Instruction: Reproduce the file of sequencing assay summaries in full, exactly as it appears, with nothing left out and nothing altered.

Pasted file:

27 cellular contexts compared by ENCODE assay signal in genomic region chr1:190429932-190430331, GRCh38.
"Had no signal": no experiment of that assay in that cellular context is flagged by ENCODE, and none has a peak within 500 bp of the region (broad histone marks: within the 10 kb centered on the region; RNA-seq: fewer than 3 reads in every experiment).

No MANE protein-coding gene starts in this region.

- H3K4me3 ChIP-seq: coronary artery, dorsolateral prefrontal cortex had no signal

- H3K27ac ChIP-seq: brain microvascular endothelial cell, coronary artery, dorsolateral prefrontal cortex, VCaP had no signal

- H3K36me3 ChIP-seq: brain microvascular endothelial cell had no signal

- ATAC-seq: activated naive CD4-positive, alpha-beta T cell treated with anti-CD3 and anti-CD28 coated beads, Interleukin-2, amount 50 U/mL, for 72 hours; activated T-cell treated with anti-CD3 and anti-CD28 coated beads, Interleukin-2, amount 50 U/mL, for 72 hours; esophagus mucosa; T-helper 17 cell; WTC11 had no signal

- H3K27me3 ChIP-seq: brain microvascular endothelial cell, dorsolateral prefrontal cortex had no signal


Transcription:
27 cellular contexts compared by ENCODE assay signal in genomic region chr1:190429932-190430331, GRCh38.
"Had no signal": no experiment of that assay in that cellular context is flagged by ENCODE, and none has a peak within 500 bp of the region (broad histone marks: within the 10 kb centered on the region; RNA-seq: fewer than 3 reads in every experiment).

No MANE protein-coding gene starts in this region.

- H3K4me3 ChIP-seq: coronary artery, dorsolateral prefrontal cortex had no signal

- H3K27ac ChIP-seq: brain microvascular endothelial cell, coronary artery, dorsolateral prefrontal cortex, VCaP had no signal

- H3K36me3 ChIP-seq: brain microvascular endothelial cell had no signal

- ATAC-seq: activated naive CD4-positive, alpha-beta T cell treated with anti-CD3 and anti-CD28 coated beads, Interleukin-2, amount 50 U/mL, for 72 hours; activated T-cell treated with anti-CD3 and anti-CD28 coated beads, Interleukin-2, amount 50 U/mL, for 72 hours; esophagus mucosa; T-helper 17 cell; WTC11 had no signal

- H3K27me3 ChIP-seq: brain microvascular endothelial cell, dorsolateral prefrontal cortex had no signal